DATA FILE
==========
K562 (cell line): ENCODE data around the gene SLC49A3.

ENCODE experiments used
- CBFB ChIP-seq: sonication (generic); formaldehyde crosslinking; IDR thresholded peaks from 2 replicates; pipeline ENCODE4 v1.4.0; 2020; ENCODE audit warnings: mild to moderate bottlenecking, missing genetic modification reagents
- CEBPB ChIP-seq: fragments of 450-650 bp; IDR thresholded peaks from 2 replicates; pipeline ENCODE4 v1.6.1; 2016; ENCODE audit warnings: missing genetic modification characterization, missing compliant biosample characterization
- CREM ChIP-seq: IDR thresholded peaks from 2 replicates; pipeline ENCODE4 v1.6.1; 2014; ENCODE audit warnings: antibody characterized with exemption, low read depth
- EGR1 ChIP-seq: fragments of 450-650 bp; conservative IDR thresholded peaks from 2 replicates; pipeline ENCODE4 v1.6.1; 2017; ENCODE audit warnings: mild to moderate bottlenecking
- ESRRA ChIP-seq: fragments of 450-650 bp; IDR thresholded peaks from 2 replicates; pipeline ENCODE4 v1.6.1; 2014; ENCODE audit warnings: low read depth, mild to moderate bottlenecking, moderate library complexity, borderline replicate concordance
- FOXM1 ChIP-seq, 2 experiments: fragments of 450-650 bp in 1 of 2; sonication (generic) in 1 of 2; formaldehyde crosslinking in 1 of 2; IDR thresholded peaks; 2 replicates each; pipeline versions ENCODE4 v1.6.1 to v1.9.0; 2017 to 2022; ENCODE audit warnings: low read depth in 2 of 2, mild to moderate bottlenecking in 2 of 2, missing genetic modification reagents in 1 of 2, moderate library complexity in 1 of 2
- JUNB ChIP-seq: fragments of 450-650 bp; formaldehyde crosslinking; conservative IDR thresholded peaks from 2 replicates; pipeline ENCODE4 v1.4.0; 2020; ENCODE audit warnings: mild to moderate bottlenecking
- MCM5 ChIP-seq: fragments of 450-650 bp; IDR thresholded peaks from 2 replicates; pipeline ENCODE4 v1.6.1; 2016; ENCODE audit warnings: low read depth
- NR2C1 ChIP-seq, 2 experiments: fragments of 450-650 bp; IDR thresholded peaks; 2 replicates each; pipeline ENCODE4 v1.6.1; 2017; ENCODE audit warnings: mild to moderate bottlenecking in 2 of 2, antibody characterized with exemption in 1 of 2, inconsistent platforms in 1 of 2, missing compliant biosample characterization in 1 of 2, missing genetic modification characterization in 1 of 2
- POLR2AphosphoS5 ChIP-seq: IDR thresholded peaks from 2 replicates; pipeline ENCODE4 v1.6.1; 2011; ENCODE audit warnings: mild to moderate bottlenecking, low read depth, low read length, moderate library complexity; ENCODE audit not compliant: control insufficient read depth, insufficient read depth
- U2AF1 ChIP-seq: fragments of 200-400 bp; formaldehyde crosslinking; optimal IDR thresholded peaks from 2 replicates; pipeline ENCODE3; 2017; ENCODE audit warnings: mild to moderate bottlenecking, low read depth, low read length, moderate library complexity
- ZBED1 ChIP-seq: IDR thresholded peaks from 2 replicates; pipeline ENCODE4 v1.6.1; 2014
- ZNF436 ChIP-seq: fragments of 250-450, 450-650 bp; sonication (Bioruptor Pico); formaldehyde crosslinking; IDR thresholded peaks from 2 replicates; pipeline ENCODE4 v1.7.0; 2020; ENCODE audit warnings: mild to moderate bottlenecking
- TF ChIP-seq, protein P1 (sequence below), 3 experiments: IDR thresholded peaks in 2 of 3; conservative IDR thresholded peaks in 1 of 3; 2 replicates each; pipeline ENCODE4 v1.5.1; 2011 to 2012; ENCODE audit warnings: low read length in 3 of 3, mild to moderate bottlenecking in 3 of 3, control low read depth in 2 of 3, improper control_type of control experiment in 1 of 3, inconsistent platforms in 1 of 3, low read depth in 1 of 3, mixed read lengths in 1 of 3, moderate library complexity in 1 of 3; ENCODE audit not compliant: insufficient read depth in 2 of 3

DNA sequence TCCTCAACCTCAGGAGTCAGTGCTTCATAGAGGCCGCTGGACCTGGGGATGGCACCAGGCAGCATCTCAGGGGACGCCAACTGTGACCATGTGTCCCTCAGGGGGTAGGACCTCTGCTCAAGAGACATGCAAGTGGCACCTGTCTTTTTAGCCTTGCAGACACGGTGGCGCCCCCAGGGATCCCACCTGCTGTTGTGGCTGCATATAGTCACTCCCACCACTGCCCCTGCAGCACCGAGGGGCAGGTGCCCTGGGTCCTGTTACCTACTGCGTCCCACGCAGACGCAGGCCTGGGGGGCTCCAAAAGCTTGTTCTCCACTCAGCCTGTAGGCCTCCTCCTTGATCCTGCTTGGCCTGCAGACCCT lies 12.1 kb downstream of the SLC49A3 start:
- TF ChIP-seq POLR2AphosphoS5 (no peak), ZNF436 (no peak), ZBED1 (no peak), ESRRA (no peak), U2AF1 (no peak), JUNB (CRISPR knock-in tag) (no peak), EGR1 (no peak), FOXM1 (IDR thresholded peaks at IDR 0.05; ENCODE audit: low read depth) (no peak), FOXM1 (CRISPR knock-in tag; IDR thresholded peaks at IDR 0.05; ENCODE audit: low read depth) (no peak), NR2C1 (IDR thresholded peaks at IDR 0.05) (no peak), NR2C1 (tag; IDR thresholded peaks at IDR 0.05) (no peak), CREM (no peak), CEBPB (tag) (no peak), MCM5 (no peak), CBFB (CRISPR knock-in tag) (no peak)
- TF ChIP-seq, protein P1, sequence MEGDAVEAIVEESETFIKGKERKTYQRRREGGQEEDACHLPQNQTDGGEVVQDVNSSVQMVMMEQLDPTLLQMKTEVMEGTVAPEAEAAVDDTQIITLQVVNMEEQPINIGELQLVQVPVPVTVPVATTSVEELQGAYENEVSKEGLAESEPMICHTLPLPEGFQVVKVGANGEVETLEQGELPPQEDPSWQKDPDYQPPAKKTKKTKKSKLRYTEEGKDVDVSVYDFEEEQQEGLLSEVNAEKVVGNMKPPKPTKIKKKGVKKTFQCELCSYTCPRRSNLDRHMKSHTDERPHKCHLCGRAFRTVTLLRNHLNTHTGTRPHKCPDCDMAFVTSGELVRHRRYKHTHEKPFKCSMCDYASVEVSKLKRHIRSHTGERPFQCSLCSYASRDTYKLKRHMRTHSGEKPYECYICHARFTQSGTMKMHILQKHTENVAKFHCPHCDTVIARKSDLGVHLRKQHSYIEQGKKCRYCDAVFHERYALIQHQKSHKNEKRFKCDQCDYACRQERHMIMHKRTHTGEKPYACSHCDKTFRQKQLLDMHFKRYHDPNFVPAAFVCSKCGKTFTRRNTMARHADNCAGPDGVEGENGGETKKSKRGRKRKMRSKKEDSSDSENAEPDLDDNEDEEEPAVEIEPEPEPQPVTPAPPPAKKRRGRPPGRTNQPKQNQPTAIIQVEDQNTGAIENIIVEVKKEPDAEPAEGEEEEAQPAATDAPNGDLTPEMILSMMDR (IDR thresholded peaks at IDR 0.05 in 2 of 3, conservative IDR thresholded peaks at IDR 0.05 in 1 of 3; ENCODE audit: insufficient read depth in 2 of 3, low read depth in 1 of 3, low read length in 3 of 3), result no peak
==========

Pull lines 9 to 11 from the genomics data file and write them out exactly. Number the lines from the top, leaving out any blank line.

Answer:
- JUNB ChIP-seq: fragments of 450-650 bp; formaldehyde crosslinking; conservative IDR thresholded peaks from 2 replicates; pipeline ENCODE4 v1.4.0; 2020; ENCODE audit warnings: mild to moderate bottlenecking
- MCM5 ChIP-seq: fragments of 450-650 bp; IDR thresholded peaks from 2 replicates; pipeline ENCODE4 v1.6.1; 2016; ENCODE audit warnings: low read depth
- NR2C1 ChIP-seq, 2 experiments: fragments of 450-650 bp; IDR thresholded peaks; 2 replicates each; pipeline ENCODE4 v1.6.1; 2017; ENCODE audit warnings: mild to moderate bottlenecking in 2 of 2, antibody characterized with exemption in 1 of 2, inconsistent platforms in 1 of 2, missing compliant biosample characterization in 1 of 2, missing genetic modification characterization in 1 of 2